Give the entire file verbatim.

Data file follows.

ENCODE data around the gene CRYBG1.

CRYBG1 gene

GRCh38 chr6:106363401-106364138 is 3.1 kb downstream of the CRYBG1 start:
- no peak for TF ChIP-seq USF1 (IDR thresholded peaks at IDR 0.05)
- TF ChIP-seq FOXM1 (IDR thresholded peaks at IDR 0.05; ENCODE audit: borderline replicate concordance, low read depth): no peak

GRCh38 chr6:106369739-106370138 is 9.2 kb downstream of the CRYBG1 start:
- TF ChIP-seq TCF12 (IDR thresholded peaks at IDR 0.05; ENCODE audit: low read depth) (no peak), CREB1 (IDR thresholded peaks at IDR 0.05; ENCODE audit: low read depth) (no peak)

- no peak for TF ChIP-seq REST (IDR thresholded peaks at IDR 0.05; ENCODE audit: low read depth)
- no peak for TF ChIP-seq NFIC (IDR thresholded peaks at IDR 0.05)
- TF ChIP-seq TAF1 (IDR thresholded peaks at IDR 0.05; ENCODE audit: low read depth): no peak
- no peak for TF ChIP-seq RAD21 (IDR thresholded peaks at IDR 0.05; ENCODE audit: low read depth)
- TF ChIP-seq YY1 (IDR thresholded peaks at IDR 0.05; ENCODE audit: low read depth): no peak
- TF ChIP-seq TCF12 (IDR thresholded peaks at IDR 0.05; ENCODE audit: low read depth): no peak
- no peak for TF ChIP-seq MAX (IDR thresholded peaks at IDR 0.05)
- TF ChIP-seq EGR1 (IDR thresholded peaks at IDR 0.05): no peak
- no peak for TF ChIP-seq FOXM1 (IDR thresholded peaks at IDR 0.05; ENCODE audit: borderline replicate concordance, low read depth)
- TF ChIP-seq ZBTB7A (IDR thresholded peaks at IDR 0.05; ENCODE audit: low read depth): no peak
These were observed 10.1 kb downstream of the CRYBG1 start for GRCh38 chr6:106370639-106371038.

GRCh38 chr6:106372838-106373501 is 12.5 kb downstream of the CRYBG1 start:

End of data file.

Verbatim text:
ENCODE data around the gene CRYBG1.

CRYBG1 gene

GRCh38 chr6:106363401-106364138 is 3.1 kb downstream of the CRYBG1 start:
- no peak for TF ChIP-seq USF1 (IDR thresholded peaks at IDR 0.05)
- TF ChIP-seq FOXM1 (IDR thresholded peaks at IDR 0.05; ENCODE audit: borderline replicate concordance, low read depth): no peak

GRCh38 chr6:106369739-106370138 is 9.2 kb downstream of the CRYBG1 start:
- TF ChIP-seq TCF12 (IDR thresholded peaks at IDR 0.05; ENCODE audit: low read depth) (no peak), CREB1 (IDR thresholded peaks at IDR 0.05; ENCODE audit: low read depth) (no peak)

- no peak for TF ChIP-seq REST (IDR thresholded peaks at IDR 0.05; ENCODE audit: low read depth)
- no peak for TF ChIP-seq NFIC (IDR thresholded peaks at IDR 0.05)
- TF ChIP-seq TAF1 (IDR thresholded peaks at IDR 0.05; ENCODE audit: low read depth): no peak
- no peak for TF ChIP-seq RAD21 (IDR thresholded peaks at IDR 0.05; ENCODE audit: low read depth)
- TF ChIP-seq YY1 (IDR thresholded peaks at IDR 0.05; ENCODE audit: low read depth): no peak
- TF ChIP-seq TCF12 (IDR thresholded peaks at IDR 0.05; ENCODE audit: low read depth): no peak
- no peak for TF ChIP-seq MAX (IDR thresholded peaks at IDR 0.05)
- TF ChIP-seq EGR1 (IDR thresholded peaks at IDR 0.05): no peak
- no peak for TF ChIP-seq FOXM1 (IDR thresholded peaks at IDR 0.05; ENCODE audit: borderline replicate concordance, low read depth)
- TF ChIP-seq ZBTB7A (IDR thresholded peaks at IDR 0.05; ENCODE audit: low read depth): no peak
These were observed 10.1 kb downstream of the CRYBG1 start for GRCh38 chr6:106370639-106371038.

GRCh38 chr6:106372838-106373501 is 12.5 kb downstream of the CRYBG1 start: